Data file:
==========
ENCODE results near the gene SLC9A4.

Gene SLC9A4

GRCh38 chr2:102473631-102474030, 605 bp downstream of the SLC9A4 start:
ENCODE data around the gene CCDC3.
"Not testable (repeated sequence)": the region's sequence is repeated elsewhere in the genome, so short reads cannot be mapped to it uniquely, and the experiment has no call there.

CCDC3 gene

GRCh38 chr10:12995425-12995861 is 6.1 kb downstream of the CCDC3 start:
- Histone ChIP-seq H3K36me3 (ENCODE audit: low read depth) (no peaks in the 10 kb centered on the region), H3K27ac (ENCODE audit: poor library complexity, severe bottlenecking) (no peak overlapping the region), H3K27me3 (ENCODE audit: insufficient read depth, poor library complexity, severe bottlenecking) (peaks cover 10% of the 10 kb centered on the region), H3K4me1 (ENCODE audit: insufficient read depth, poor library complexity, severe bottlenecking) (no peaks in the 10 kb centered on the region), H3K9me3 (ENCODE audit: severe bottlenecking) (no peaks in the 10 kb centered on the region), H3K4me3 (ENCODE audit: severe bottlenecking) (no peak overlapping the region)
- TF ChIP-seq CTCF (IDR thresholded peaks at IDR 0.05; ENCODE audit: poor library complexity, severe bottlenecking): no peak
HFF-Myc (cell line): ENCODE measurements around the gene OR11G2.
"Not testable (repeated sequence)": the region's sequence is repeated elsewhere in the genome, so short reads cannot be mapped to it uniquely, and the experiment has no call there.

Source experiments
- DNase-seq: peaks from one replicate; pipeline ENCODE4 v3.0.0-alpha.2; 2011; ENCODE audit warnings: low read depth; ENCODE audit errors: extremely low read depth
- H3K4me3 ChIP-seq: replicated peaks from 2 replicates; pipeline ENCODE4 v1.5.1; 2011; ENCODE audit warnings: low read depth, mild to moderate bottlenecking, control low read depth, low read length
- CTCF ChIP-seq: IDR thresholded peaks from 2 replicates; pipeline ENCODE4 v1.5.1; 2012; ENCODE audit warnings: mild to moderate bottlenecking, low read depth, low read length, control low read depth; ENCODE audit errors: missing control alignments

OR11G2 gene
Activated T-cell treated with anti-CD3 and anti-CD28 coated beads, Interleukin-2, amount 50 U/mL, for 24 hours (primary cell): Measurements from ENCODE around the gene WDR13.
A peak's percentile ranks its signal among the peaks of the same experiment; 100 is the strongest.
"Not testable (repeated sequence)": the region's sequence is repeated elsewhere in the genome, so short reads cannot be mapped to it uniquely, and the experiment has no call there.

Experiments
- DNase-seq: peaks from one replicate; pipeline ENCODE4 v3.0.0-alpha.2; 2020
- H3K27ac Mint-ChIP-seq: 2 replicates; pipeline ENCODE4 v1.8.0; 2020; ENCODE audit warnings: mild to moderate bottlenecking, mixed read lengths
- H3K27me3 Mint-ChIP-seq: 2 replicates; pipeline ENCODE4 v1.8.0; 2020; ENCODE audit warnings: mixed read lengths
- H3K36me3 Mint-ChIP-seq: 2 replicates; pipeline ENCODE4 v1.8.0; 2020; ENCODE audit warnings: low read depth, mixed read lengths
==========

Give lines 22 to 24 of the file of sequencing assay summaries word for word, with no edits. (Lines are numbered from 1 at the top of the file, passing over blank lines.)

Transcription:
- H3K27ac Mint-ChIP-seq: 2 replicates; pipeline ENCODE4 v1.8.0; 2020; ENCODE audit warnings: mild to moderate bottlenecking, mixed read lengths
- H3K27me3 Mint-ChIP-seq: 2 replicates; pipeline ENCODE4 v1.8.0; 2020; ENCODE audit warnings: mixed read lengths
- H3K36me3 Mint-ChIP-seq: 2 replicates; pipeline ENCODE4 v1.8.0; 2020; ENCODE audit warnings: low read depth, mixed read lengths